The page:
Brutal labor camps in China prey on Vietnamese tribes

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Vietnamese caught working illegally in China wait to cross through a border gate in Ha Giang Province. Photo courtesy of Tuoi Tre

Thao Mi Sa has never been able to make ends meet from his corn and paddy fields in the freezing cold of the highlands province of Ha Giang.

Believing that nothing could be worse than the hunger and destitution he has been putting his wife and children through, the hill tribe man went to China early this year after an acquaintance told stories of "easy jobs" that paid around US$10 a day plus meals.

But just like many poverty-stricken breadwinners in the border province, he was wrong.

The 27-year-old fled for home more than two weeks ago, as the true story was that he got paid in nothing but beatings, according to a Tuoi Tre report published Friday.

Sa said nearly 40 other men from across the province also went with his old acquaintance to China.

As illegal immigrants, they crossed the jungle to the Sam Pun border gate in Meo Vac District, where a car was waiting for them on the other side and drove them hundreds of kilometers into China.

Sa said when they were dropped at a deserted mountainous area in Guangxi, they already knew that their dream of making money and escaping poverty had no chance.

"We were put to work on a farm, reclaiming jungles and planting trees during the day amid jungle mosquito bites during the day and coming back to sleep in dirty, makeshift tents."

They asked to leave several times but the owners did not give them their wages, and threatened to beat them.

"As they were sure that none of us knew the way back to Vietnam, they kept abusing our labor, increasing working hours and beating anyone who protested," he said.

But Sa and others still left after more than eight months as they could not stand the conditions anymore. They kept walking south for several days until they reached the border.

Vu Mi Phu, another hill tribe local who went to China with a different group, said nothing mentioned in the job introduction he received was true.

"Apart from being fed and housed no better than a buffalo or a horse, we were not paid as promised ($20 a day)."

Phu said he had to follow the boss from time to time to be given around $100 for half a year working.

That was all until he and 15 Vietnamese co-workers were caught by the police on the way back from work one day.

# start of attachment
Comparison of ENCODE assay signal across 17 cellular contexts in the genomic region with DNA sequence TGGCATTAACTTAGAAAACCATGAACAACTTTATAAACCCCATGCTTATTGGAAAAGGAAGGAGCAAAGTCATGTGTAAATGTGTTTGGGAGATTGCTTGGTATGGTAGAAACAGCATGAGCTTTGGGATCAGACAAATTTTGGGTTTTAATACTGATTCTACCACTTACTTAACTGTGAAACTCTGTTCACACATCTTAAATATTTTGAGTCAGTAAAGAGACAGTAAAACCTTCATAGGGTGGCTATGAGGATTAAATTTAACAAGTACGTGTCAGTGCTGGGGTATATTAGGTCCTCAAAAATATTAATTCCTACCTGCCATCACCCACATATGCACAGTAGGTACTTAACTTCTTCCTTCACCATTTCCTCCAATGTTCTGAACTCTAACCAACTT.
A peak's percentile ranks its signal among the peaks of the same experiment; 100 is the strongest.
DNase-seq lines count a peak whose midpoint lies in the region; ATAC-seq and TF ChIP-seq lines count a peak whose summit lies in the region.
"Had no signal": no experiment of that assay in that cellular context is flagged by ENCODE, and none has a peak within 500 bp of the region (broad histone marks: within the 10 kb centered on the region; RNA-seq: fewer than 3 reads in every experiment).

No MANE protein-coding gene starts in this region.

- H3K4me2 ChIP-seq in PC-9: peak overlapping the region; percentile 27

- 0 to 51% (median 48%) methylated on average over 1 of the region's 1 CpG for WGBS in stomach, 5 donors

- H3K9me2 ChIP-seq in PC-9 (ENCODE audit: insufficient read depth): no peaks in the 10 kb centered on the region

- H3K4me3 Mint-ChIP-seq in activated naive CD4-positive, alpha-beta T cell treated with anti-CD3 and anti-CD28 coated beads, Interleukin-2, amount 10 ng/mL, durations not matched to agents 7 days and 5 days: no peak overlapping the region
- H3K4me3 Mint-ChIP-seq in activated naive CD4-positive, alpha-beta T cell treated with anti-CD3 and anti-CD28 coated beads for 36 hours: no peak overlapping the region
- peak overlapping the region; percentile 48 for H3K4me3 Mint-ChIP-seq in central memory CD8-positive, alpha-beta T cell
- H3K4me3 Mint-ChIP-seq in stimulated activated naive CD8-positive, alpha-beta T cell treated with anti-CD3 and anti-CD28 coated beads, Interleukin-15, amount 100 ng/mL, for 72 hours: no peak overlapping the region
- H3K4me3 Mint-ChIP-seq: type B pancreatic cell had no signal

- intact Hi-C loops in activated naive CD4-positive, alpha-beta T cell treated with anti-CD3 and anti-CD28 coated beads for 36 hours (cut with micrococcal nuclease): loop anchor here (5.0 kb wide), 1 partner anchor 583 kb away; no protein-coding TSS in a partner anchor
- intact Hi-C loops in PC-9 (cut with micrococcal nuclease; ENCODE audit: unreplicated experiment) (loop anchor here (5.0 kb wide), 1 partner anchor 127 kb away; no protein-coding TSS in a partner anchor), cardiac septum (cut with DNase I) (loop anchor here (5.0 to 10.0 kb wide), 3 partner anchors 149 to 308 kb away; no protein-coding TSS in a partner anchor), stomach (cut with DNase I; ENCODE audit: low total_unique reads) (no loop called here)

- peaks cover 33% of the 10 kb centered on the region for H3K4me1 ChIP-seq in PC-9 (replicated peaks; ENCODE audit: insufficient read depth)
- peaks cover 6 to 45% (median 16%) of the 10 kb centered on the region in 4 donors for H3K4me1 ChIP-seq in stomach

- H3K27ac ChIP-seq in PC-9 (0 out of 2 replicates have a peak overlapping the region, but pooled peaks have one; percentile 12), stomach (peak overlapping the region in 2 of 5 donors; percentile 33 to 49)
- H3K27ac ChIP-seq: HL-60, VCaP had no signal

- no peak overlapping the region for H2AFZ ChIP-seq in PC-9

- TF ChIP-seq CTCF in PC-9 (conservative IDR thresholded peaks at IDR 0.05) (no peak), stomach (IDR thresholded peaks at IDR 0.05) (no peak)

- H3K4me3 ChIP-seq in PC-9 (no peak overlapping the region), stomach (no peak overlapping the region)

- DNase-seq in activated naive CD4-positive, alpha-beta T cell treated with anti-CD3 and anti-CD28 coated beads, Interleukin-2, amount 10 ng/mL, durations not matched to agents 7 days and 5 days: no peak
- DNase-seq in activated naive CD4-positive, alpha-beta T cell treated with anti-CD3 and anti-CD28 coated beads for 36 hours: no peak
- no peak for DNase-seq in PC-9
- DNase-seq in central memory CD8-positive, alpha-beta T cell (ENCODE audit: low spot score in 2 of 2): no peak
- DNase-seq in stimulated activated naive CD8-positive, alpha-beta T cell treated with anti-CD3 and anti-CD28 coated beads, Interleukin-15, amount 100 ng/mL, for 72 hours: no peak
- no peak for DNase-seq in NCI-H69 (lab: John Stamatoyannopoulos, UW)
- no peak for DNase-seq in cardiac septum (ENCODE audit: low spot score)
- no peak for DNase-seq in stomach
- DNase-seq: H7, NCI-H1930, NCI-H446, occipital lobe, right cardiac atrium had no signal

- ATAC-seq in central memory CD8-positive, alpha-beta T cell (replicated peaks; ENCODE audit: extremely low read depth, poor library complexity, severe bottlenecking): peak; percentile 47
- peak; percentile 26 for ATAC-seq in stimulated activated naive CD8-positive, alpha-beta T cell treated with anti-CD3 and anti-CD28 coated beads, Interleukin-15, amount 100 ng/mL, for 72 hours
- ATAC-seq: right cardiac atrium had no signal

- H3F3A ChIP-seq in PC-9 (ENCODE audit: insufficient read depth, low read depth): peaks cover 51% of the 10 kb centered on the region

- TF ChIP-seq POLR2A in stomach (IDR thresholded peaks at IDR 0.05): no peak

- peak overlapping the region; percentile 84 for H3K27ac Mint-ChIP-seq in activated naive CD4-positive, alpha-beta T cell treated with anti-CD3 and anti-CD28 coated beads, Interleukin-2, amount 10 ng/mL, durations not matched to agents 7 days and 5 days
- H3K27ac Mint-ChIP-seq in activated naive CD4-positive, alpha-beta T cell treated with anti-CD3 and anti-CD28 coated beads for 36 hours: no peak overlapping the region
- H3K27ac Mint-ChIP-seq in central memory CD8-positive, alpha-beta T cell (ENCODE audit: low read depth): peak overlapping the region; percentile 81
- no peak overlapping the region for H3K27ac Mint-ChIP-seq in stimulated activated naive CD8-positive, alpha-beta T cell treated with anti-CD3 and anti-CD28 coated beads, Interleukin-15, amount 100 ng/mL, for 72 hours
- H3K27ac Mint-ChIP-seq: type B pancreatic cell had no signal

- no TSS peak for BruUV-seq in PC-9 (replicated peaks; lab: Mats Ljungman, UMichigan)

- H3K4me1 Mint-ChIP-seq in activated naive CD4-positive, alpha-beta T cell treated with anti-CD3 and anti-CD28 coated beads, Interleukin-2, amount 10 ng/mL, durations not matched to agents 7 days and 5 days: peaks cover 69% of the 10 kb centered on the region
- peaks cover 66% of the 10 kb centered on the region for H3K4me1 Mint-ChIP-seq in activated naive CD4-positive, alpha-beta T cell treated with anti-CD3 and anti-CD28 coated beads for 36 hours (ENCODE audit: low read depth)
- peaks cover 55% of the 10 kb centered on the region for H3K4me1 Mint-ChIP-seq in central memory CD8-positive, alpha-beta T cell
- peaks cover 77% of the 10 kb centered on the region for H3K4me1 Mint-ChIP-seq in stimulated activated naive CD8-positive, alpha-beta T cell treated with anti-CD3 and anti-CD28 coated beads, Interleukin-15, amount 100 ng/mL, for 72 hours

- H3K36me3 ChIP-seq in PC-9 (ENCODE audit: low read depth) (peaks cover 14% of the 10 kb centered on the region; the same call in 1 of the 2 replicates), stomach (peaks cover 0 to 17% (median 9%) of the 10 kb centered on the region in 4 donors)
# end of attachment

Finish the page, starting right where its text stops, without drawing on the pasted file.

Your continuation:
They were jailed for seven days and then sent to work at a rehab center for a month to pay for the papers and car to bring them back to Vietnam.

A survey by the labor department of the province, which shares 300 kilometers of border with China in seven districts, said many people from the locality had been working similar jobs in China.

It found the number of illegal immigrant work visits had recently increased at alarming rate, almost twice between 2011 and 2012 to 11,898, and then to 17,568 this year. Some of them were secondary school students.

To many immigrants, the visits not just ended unhappily, they were fatal. 

Two men from the province died in a car accident on the way to Yunnan last October. Seven others walked back home themselves after recovering from their injuries.

Vang Dung Na, another local and a father of five, lost his father in a similar situation.

He received a job invitation from a former neighbor, and he went with his father to China early this year, to transform jungles into pine fields.

The job was not "leisurely" or "well-paid" like his neighbor said, but they at least received some money.

They managed to save some of his meager salary and tried to bring it home recently to invest in breeding goats, but the car bringing them home crashed.

Na spent all the savings on his medical expenses for injuries in the accident while his father was so weak from the hard labor he succumbed to his.

Nung Van Sen was severely injured in an explosion at a mine at a similar Chinese work camp.

Sen said he crossed the border to work regularly, for several days each, and only traveled deep into the jungle last October to work the mine with other Vietnamese.

His friend Giang Seo Linh died on the spot as the mine exploded on their second day at work.

Sen said their boss had their bodies dumped near a Vietnamese border guard station, and he was saved as some people in the area noticed them and informed the guards.

He said Linh's wife has remarried, leaving their two children to a grandmother of nearly 80 years old.

Nguyen Thanh Long, deputy director of Ha Giang labor department, said local authorities recently discussed the issue with China border authorities to find solutions to the problem.

Long said the department will work closer with local border guards to end illegal immigration from this side of the border.

Border guards recently arrested one broker, Hoang Van Chuong, a 23-year-old local, for bringing Vietnamese workers over the border. He was paid 200 Yuan ($33) for each worker he brought over.

But Long said the ultimate solution was to lead locals to better ways of making a living at home to keep them in Vietnam.

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